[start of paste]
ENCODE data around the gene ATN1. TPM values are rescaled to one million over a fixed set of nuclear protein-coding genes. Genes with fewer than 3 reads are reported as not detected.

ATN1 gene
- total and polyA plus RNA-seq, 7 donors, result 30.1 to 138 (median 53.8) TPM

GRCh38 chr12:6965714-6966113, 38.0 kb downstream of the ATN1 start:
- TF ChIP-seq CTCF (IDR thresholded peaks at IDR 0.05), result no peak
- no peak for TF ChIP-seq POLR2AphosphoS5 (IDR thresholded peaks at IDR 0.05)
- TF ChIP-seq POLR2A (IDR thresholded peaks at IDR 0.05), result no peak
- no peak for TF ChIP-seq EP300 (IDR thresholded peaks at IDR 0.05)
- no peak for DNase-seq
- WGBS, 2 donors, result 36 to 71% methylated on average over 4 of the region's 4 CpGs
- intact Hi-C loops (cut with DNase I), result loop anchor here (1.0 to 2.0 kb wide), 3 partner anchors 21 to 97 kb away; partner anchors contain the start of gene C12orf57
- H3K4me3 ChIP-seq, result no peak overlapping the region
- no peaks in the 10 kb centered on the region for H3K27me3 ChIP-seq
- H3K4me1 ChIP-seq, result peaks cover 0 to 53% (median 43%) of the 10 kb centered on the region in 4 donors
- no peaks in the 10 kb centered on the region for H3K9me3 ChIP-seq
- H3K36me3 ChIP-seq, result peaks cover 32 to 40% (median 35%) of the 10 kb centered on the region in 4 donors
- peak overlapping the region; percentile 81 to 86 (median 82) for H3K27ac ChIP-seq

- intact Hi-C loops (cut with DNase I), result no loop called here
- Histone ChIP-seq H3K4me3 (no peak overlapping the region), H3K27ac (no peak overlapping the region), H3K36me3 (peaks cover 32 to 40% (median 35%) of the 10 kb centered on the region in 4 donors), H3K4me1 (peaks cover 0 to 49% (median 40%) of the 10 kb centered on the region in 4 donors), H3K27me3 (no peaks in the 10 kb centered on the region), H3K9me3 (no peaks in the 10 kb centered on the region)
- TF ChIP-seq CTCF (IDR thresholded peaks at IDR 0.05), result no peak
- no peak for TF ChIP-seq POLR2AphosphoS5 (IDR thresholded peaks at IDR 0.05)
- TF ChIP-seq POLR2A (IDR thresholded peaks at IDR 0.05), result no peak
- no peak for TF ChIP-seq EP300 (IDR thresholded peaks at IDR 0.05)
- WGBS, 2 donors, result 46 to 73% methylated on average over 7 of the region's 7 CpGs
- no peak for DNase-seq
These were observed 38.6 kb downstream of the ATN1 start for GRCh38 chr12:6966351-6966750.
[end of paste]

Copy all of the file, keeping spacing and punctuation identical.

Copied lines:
ENCODE data around the gene ATN1. TPM values are rescaled to one million over a fixed set of nuclear protein-coding genes. Genes with fewer than 3 reads are reported as not detected.

ATN1 gene
- total and polyA plus RNA-seq, 7 donors, result 30.1 to 138 (median 53.8) TPM

GRCh38 chr12:6965714-6966113, 38.0 kb downstream of the ATN1 start:
- TF ChIP-seq CTCF (IDR thresholded peaks at IDR 0.05), result no peak
- no peak for TF ChIP-seq POLR2AphosphoS5 (IDR thresholded peaks at IDR 0.05)
- TF ChIP-seq POLR2A (IDR thresholded peaks at IDR 0.05), result no peak
- no peak for TF ChIP-seq EP300 (IDR thresholded peaks at IDR 0.05)
- no peak for DNase-seq
- WGBS, 2 donors, result 36 to 71% methylated on average over 4 of the region's 4 CpGs
- intact Hi-C loops (cut with DNase I), result loop anchor here (1.0 to 2.0 kb wide), 3 partner anchors 21 to 97 kb away; partner anchors contain the start of gene C12orf57
- H3K4me3 ChIP-seq, result no peak overlapping the region
- no peaks in the 10 kb centered on the region for H3K27me3 ChIP-seq
- H3K4me1 ChIP-seq, result peaks cover 0 to 53% (median 43%) of the 10 kb centered on the region in 4 donors
- no peaks in the 10 kb centered on the region for H3K9me3 ChIP-seq
- H3K36me3 ChIP-seq, result peaks cover 32 to 40% (median 35%) of the 10 kb centered on the region in 4 donors
- peak overlapping the region; percentile 81 to 86 (median 82) for H3K27ac ChIP-seq

- intact Hi-C loops (cut with DNase I), result no loop called here
- Histone ChIP-seq H3K4me3 (no peak overlapping the region), H3K27ac (no peak overlapping the region), H3K36me3 (peaks cover 32 to 40% (median 35%) of the 10 kb centered on the region in 4 donors), H3K4me1 (peaks cover 0 to 49% (median 40%) of the 10 kb centered on the region in 4 donors), H3K27me3 (no peaks in the 10 kb centered on the region), H3K9me3 (no peaks in the 10 kb centered on the region)
- TF ChIP-seq CTCF (IDR thresholded peaks at IDR 0.05), result no peak
- no peak for TF ChIP-seq POLR2AphosphoS5 (IDR thresholded peaks at IDR 0.05)
- TF ChIP-seq POLR2A (IDR thresholded peaks at IDR 0.05), result no peak
- no peak for TF ChIP-seq EP300 (IDR thresholded peaks at IDR 0.05)
- WGBS, 2 donors, result 46 to 73% methylated on average over 7 of the region's 7 CpGs
- no peak for DNase-seq
These were observed 38.6 kb downstream of the ATN1 start for GRCh38 chr12:6966351-6966750.